Wednesday, May 12, 2010

Kurdish Oil Exports To Start Again

On May 6, 2010 the Iraqi Oil Ministry said that it had come to an agreement with the Kurdistan Regional Government (KRG) to allow it to export its oil. In May 2009, the central government originally authorized the Kurds to sell their petroleum abroad as long as the revenue was deposited with Baghdad. The next month the KRG began exporting from its Tawke and Taq Taq fields that were run by Norway’s DNO,  and a Swiss, Canadian, Turkish joint venture of Addax Petroleum and Genel Enerji. In mid-September 2009 the KRG stopped all work at the two fields when its Natural Resources Minister was caught in a stock scandal involving DNO and the Oslo Stock Exchange. By the beginning of October Tawke and Taq Taq were officially shut down because the KRG had not worked out a deal with the central government to pay the Norwegian, Swiss, and Turkish companies. For the time that they were operating, Baghdad was getting all the profits, but the corporations were not being compensated for their work. Afterward, Kurdish officials stepped up their attacks upon Baghdad claiming that their oil policy had failed, that the KRG didn’t have to follow the Oil Ministry’s rules, that the Kurds could export oil, and keep any profits that came from it. 

There was no breakthrough on the matter until the beginning of 2010. That’s when Prime Minister Nouri al-Maliki began reaching out to the Kurds, hoping to woo them before the parliamentary elections. In January the Prime Minister said that the two sides should discuss renewing exports. By March, Oil Minister Hussain al-Shahristani was saying that Kurdish sales would begin within a month. In April, the Oil Ministry sent a delegation to Irbil to hold talks with the Kurds about their oil contracts. After that meeting, the KRG said that they had reached an agreement with Baghdad to export again. The Tawke and Taq Taw fields would go back to work, the Oil Ministry would pay the companies working there the costs of extracting petroleum, the profits would be deposited in Baghdad, and then distributed to Kurdistan. The KRG claimed they could produced around 200,000 barrels a day by the end of the year. That led to the May 6 announcement by Oil Minister Shahristani.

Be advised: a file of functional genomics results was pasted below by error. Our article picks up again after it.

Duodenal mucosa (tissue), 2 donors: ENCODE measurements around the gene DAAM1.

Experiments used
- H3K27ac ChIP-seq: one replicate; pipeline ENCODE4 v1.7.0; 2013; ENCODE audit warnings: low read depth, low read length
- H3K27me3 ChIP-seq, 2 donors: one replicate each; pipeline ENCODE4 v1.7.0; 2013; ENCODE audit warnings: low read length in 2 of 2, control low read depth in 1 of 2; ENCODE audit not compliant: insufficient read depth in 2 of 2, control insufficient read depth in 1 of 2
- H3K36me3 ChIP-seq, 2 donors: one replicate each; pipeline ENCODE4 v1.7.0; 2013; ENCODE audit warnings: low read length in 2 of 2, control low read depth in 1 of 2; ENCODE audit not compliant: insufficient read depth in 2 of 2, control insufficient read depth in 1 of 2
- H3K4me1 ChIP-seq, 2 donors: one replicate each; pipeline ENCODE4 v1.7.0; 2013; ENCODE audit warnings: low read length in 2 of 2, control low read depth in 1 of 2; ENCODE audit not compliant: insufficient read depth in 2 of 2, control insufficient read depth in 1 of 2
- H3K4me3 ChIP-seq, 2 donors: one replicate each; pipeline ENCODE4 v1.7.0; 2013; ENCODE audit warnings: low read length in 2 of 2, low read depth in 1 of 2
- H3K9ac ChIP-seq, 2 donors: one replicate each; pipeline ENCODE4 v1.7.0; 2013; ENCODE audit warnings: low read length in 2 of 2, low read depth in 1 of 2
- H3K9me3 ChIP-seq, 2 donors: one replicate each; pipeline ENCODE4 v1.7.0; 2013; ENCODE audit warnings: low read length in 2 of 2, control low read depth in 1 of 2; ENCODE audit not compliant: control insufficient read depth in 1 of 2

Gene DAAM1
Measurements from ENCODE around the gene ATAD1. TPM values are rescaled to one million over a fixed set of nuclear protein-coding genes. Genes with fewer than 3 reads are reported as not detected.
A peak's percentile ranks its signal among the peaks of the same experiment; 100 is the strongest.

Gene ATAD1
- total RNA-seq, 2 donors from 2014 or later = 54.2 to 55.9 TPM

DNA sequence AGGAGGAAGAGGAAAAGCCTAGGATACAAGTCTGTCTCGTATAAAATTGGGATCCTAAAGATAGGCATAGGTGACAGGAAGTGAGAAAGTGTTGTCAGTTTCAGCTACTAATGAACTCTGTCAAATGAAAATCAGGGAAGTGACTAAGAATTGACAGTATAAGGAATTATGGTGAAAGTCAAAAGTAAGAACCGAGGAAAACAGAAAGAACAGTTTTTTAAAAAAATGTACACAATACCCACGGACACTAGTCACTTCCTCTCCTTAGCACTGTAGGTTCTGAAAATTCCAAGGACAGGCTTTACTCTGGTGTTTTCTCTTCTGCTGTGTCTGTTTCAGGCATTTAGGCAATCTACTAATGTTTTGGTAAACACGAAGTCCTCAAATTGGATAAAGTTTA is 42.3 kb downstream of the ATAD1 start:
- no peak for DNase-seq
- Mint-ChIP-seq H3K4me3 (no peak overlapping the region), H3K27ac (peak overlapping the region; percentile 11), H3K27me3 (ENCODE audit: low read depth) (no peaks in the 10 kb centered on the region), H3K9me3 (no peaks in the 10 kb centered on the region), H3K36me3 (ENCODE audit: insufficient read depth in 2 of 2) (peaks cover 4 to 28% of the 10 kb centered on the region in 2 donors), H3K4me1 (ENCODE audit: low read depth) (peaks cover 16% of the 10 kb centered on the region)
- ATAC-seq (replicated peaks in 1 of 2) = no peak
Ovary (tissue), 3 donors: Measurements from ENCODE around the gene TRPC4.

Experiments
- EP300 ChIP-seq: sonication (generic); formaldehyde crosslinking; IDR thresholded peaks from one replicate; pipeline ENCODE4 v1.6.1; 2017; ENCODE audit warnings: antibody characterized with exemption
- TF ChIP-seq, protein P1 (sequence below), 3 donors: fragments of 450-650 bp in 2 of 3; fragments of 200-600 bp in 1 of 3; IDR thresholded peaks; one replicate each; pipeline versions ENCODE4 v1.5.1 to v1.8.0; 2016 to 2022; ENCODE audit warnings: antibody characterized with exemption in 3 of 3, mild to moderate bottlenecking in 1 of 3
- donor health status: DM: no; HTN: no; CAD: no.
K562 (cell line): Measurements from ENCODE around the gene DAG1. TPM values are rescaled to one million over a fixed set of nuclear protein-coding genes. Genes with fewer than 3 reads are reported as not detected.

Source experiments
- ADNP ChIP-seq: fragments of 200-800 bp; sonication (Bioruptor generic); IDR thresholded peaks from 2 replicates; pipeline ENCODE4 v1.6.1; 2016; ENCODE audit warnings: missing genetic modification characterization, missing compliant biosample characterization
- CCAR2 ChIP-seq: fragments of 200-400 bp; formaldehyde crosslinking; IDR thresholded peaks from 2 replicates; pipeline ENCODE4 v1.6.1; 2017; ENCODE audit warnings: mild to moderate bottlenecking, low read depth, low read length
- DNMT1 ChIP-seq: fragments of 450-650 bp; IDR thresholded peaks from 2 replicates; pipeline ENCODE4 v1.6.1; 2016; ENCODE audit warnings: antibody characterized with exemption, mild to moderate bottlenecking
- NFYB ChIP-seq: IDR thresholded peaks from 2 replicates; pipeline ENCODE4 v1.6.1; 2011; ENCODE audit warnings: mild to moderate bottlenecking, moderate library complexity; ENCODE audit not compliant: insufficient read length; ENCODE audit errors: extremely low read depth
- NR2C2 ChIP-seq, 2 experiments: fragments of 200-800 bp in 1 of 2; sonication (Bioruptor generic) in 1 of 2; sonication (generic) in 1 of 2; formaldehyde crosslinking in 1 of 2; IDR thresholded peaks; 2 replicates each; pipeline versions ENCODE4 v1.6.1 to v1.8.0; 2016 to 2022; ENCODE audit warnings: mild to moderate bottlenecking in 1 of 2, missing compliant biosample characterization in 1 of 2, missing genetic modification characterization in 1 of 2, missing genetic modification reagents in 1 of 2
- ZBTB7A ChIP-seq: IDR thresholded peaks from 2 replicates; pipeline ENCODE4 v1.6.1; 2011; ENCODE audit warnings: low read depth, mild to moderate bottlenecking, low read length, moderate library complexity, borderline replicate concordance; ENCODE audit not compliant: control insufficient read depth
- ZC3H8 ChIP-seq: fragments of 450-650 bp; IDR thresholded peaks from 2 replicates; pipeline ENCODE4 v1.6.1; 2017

This year the Iraqi government is trying to boost oil production and exports. In 2009 it signed ten deals with international companies to develop several of its oil fields. The Oil Ministry’s agreement with the KRG could be part of this plan, but there is also a large political element to it as well. Prime Minister Maliki wants to keep his position in a new Iraqi government, and knows that he needs the support of the Kurds to accomplish that. It was no surprise then that he began making concessionary remarks to them right before the March 2010 parliamentary elections about their exports. Iraq currently produces on average 2.4 million barrels a day, so 200,000 extra from Kurdistan is not that much of an increase, and not much for Maliki to give the Kurds to achieve his political goals. Either way it appears that the KRG will soon re-start its foreign sales, which will be a step towards accomplishing their goal of legitimizing their ability to develop their oil resources autonomously from the central government.


Agence France Presse, “Iraqi govt resolves oil row with Kurds,” 5/6/10

AK News, “Kurdistan oil exportation to resume soon,” 4/12/10
- “Oil delegation to visit Erbil to talk over Kurdish oil exports,” 4/7/10

Bloomberg, “Iraqi Kurds plan to double oil export capacity,” Hurriyet Daily News, 3/25/10

Shattab, Ali, “Iraqi Kurds willing to export oil via national pipelines,” Azzaman, 4/12/10

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